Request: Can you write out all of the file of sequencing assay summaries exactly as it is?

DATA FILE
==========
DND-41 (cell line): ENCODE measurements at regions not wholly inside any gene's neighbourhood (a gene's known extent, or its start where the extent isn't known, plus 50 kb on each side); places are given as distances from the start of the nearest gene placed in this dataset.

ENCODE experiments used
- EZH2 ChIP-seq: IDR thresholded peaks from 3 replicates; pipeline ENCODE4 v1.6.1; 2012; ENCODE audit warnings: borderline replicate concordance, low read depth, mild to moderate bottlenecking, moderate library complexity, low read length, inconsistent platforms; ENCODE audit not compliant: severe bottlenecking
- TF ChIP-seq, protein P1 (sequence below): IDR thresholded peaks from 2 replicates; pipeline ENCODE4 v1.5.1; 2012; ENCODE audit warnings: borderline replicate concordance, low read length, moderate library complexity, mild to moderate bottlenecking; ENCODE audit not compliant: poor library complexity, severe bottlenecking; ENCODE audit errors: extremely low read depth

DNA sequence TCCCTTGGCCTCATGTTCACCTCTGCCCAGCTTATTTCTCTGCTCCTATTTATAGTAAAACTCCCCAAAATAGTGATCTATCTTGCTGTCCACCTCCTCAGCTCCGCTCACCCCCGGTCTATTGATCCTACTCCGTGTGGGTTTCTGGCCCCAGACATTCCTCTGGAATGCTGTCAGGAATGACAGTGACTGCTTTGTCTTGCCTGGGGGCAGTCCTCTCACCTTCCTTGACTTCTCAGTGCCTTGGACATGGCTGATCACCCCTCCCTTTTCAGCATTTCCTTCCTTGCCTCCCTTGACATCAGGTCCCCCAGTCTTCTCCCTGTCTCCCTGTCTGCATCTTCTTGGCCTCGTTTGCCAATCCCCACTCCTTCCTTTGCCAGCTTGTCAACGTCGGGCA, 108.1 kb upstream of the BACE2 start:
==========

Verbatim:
DND-41 (cell line): ENCODE measurements at regions not wholly inside any gene's neighbourhood (a gene's known extent, or its start where the extent isn't known, plus 50 kb on each side); places are given as distances from the start of the nearest gene placed in this dataset.

ENCODE experiments used
- EZH2 ChIP-seq: IDR thresholded peaks from 3 replicates; pipeline ENCODE4 v1.6.1; 2012; ENCODE audit warnings: borderline replicate concordance, low read depth, mild to moderate bottlenecking, moderate library complexity, low read length, inconsistent platforms; ENCODE audit not compliant: severe bottlenecking
- TF ChIP-seq, protein P1 (sequence below): IDR thresholded peaks from 2 replicates; pipeline ENCODE4 v1.5.1; 2012; ENCODE audit warnings: borderline replicate concordance, low read length, moderate library complexity, mild to moderate bottlenecking; ENCODE audit not compliant: poor library complexity, severe bottlenecking; ENCODE audit errors: extremely low read depth

DNA sequence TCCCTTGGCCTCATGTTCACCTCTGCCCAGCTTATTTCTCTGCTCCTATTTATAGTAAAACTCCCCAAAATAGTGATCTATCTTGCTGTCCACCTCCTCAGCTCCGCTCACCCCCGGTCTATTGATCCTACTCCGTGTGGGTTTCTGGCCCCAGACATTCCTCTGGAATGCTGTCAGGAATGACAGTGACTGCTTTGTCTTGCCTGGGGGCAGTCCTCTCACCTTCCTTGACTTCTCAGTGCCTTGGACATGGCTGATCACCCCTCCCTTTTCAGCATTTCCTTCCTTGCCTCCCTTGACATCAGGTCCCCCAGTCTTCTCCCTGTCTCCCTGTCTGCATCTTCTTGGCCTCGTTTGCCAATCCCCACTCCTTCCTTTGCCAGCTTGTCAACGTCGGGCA, 108.1 kb upstream of the BACE2 start: